ECS1010.05.post

ECS1010.05.post - UNIT II: Firms & Markets 7/6 Theory of...

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UNIT II: Theory of the Firm Profit Maximization Perfect Competition Review 7/15 MIDTERM 7/6
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Perfect Competition Is it true that the rational pursuit of private interests produces coherence rather than chaos, and if so, how is it done? -- Frank Hahn Adam Smith described a world in which market competition weed-outs inefficient behavior, so that the ‘pursuit of private interests’ is led, as if by an invisible hand , to promote the general welfare of society. Today, we will solve for a competitive equilibrium and consider its welfare implications . We will also construct a general equilibrium model of Smith’s vision.
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Perfect Competition Assumptions and Implications (from last time) Solving for the Competitive Equilibrium Equilibrium and Efficiency General Equilibrium Welfare Analysis
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Perfect Competition Assumptions Firms are price-takers : can sell all the output they want at P*; can sell nothing at any price > P*. Homogenous product : e.g., wheat, t-shirts, long- distance phone minutes. Perfect factor mobility : in the long run, factors can move costlessly to where they are most productive (highest w, r). Perfect information : firms know everything about costs, consumer demand, other profitable opportunities, etc.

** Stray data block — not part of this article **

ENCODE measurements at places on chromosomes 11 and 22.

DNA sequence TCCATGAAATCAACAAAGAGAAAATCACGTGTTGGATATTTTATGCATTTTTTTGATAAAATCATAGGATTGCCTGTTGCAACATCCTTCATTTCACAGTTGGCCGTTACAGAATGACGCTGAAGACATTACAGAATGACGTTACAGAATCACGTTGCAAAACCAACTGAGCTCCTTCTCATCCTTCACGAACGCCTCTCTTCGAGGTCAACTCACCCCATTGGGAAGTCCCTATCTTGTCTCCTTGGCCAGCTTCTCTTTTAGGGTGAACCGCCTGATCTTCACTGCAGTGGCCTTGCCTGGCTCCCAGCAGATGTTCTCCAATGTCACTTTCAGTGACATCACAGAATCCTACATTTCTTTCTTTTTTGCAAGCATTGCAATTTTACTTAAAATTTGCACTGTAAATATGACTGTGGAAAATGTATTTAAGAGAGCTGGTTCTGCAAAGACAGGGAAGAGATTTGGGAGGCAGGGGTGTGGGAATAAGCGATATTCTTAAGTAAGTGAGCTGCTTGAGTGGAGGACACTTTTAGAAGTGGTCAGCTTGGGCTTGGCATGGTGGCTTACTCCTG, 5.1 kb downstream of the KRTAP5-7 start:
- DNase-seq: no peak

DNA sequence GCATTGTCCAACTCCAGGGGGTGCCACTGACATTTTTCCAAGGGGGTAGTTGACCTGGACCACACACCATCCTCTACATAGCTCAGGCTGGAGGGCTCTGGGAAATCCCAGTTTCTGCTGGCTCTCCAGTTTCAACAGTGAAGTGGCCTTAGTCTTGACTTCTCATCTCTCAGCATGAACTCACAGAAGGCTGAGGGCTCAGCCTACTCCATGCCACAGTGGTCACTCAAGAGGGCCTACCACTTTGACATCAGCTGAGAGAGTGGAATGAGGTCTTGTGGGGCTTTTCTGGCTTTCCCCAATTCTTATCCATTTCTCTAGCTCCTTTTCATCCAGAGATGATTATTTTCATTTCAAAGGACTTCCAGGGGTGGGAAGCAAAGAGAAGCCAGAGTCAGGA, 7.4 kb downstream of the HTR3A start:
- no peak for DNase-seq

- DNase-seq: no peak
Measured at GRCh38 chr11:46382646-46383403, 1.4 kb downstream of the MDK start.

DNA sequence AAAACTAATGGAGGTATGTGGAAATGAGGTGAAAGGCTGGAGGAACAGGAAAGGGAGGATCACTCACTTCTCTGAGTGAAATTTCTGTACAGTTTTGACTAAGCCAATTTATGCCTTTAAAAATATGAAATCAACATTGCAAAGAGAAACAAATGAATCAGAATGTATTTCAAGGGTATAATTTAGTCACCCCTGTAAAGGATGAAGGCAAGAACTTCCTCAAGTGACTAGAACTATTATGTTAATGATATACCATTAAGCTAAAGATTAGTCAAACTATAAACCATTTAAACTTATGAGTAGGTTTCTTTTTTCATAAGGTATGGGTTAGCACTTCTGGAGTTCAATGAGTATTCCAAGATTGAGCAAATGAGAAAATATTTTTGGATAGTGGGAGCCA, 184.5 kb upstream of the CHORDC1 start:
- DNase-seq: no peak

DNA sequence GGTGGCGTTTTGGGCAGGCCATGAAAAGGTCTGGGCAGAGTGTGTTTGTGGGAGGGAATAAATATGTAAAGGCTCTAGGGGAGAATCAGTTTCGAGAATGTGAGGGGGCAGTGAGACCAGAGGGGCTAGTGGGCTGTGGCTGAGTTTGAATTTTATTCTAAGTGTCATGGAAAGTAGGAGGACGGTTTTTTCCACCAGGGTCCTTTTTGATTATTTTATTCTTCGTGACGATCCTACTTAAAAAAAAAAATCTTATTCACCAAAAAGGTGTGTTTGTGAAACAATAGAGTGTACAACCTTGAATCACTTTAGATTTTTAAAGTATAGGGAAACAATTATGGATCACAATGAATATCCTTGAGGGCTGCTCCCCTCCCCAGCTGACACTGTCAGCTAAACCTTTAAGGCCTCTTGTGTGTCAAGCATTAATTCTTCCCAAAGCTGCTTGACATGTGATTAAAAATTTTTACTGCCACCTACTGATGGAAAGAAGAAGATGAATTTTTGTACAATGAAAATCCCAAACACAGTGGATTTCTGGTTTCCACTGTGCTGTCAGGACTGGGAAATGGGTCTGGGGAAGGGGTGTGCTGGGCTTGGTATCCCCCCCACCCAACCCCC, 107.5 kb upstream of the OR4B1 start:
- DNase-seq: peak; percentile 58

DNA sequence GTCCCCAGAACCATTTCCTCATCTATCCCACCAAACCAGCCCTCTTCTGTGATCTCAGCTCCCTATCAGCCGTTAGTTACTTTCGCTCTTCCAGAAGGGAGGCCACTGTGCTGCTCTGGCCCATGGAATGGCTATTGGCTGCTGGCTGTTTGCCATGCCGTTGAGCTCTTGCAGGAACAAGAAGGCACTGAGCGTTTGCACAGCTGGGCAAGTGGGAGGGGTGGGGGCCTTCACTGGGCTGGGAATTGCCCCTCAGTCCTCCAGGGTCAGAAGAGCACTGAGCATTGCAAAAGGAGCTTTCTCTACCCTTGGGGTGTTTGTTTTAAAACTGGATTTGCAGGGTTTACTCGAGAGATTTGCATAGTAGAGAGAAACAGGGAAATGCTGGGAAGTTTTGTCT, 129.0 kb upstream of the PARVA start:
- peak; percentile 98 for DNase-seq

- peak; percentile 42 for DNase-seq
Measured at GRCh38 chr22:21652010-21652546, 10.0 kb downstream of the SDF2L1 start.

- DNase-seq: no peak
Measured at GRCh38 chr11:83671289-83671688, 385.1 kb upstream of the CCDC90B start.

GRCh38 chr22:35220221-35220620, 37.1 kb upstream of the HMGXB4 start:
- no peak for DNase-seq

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Perfect Competition Implications 1) Firms produce at minimum average cost, i.e., “efficient scale.” (AC = AC min ) 2) Price is equal to marginal cost. (P = MC) 3) Firms earn zero (economic) profits. ( π = 0) 4) Market equilibrium is Pareto-efficient.
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Perfect Competition In the Long-run… 1) Firms produce at minimum average cost, i.e., “efficient scale.” (AC = AC min ) 2) Price is equal to marginal cost. (P = MC) 3) Firms earn zero (economic) profits. ( π = 0) 4) Market equilibrium is Pareto-efficient.
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Perfect Competition In the short-run, firms adjust to price signals by varying their utilization of labor (variable factors). In the long-run, firms adjust to profit signals by varying plant size (fixed factors); and entering or exiting the market. We can use this account to understand (and solve for) the long-run competitive equilibrium. Π = 0 Π = 0
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Short-run equilibrium with three firms. Firm A is making positive profits, Firm B is making zero profits, and Firm C is making negative profits (losses). Firm A Firm B Firm C q q q $ P MC MC MC AC AC AC q: firm Q: market Perfect Competition
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. Firm A is making positive profits, Firm B is making zero profits, and Firm C is making negative profits (losses). Firm A Firm B Firm C q q q $ P In the long run, Firm C will exit the market. MC
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This note was uploaded on 06/29/2010 for the course ECON ECON 1010 taught by Professor Robert during the Summer '10 term at Harvard.

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ECS1010.05.post - UNIT II: Firms & Markets 7/6 Theory of...

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